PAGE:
Posted on Saturday 22 January 2011 by Ulster Business

Conor Walsh

Robin Morton sharpens the focus on Conor Walsh, CEO of Belfast-based digital camera development and manufacturing company Andor Technology, who was named the Institute of Directors' Northern Ireland Global Director of the Year in 2010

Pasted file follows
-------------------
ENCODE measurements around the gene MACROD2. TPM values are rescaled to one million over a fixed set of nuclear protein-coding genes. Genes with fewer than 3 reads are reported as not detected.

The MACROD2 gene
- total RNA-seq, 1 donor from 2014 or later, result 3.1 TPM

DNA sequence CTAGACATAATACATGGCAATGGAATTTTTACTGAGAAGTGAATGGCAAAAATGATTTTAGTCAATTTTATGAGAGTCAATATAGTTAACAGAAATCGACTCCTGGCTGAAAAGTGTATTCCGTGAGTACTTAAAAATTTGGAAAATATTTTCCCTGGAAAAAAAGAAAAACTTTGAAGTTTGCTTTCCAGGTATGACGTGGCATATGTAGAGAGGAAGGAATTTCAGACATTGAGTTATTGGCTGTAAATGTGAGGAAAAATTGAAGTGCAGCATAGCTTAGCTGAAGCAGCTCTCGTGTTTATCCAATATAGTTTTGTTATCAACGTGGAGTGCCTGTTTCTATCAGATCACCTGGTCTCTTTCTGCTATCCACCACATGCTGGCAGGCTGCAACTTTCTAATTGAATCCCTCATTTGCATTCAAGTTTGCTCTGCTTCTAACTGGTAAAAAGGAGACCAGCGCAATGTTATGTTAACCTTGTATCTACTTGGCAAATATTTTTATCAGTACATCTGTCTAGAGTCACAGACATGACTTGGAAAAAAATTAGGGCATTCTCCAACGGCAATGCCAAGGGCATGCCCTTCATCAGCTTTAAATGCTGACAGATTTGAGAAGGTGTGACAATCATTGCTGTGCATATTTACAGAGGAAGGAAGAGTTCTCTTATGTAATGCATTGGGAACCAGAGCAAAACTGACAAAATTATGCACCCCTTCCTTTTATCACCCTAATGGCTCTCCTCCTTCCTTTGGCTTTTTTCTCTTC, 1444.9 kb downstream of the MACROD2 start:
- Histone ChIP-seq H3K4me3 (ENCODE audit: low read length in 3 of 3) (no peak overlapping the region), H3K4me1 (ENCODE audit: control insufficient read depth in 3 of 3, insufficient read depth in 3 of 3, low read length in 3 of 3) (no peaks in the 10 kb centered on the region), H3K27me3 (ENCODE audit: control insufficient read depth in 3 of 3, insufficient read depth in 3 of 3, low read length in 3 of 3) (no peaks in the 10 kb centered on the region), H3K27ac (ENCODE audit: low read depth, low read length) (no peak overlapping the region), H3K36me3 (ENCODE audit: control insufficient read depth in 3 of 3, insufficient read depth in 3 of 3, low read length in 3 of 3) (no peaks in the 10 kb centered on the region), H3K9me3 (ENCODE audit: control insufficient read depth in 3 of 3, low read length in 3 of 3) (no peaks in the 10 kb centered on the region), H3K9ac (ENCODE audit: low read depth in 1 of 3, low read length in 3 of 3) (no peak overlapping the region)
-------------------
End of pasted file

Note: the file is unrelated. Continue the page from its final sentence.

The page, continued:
Conor Walsh was keeping a weather eye on the snow which was descending from the December skies over Belfast on the day on the day we chatted. For that evening he was bound for Downpatrick race-course where he was due to change his persona from corporate CEO to lead singer of a band. For Mr Walsh (43), the boss of Andor Technology, has another string to his bow – he is a singer and bass guitarist with the optimistically named Free Beer Band. And on the night in question the band had a booking at a Christmas function. Mr Walsh's love of music first came to the fore when he was a teenager learning classical music with Daphne Bell at the Ulster College of Music in Belfast. While a student at Queen's University, he diversified into rock music and after graduating in computers science and mathematics, he went into music full-time. "I played with several bands but the main one was Irish Heritage, a rock-Irish band," he recalled. "We went on tour to countries such as America, Russia and the United Irish Emirates and I must say I loved it. There was a world market for our brand of music and I went full-time for a year. But it was not a career and travelling all the time was tough enough. That said, I find that my present role involves a lot of travelling, so perhaps in one sense nothing has changed." With his high-pressure job during the week, Mr Walsh enjoys his weekend gigs. But are there correlations between performing on a stage and running an AIM-listed company which has increased its revenues by 30% per annum every year for 13 years, right since it was founded in 1989? "I think there is a bit of a crossover in that in the role of CEO you are a sort of performer," he said. "You are presenting and selling to people, performing in front of investors and promoting the company." Perhaps Mr Walsh's talent should come as no surprise, given that his mother was Roisin Walsh-Dunseith, the distinguished television presenter and his step-father is former BBC broadcaster David Dunseith. He has now set up home with his wife Kathleen and their two young children in a house in the vicinity of Delamont Park in Co Down, an area he came to love as a teenager. Born in Belfast, he attended St Teresa's Primary School in west Belfast before switching to St Patrick's High School in Downpatrick at the age of eleven when his family relocated to Strangford. It is with a certain amount of pride that Mr Walsh notes that Andor Technology, located in Springvale Industrial Park, is now one of the largest employers in west Belfast. "Three of the four jobs I have had have been based on the Springfield Road – at Mackie International, JP Corry Group and now Andor," he added. "There was no real plan as such, it is just the way that fortune has dealt the cards." Andor Technology now employs 290 all-told, 210 of whom are based at Springvale, and if its plans for expansion are backed by Invest NI, that number could increase by 70 in the next couple of years. "We recruit a mixture of graduates and more seasoned people and we see our success as being a tribute to all our staff," he said. So much so that the company is paying its staff a bonus of two months' pay, in line with its policy of giving 15% of each year's operating profit to its staff. Mr Walsh is adamant that the company's expansion, locally, should take place on the site at Springvale. "In terms of the transfer of knowledge there are huge advantages in having our research division in the same building as operations," he said. When it was set up, Andor was supported by funds from Queen's University and the company has always relied on Queen's and University of Ulster for its intake of high-level graduates. Now it is payback time and Andor has invested £50,000 in a new education centre being developed by Queen's University at Riddell Hall on the Stranmillis Road. "The new centre will be modelled on Harvard Business School and will become a post-graduate and executive education centre, which we are keen to support," said Mr Walsh. Andor, which specialises in advanced scientific imaging and photographic equipment, is bucking the trend by growing in a time of recession, and indeed, it has performed better in the past three years than any other period since it was established. "A key part of our market is the field of academic research and although there are pockets that are feeling the downturn, we spend a lot of time analysing the market in order to find niche areas that are receiving funding and are growing, and then we target them," explained Mr Walsh. To this end, Andor opened an office in Shanghai in November, and it sees China and India as two major growth markets over the next five years. The stock market has responded positively to Andor's success and the share price has jumped over the past year by 187% to 390p. This is welcome news for Mr Walsh, who in 2007 led an unsuccessful management buy-out bid for Andor. At that stage the shares were trading at 40p. "The real driving force for us was that the company was significantly undervalued and there was a real danger that someone would come in and buy it on the cheap," he recalled. A counter bid was made to the MBO, but after several months of speculation the company announced in January 2009 that it was remaining in the Alternative Investment Market after all. "You always learn from these situations and it is all part of life's experience," said Mr Walsh. "The market tends to trail the performance of the company but now the price is starting to reflect the true worth of what we are delivering," he said.


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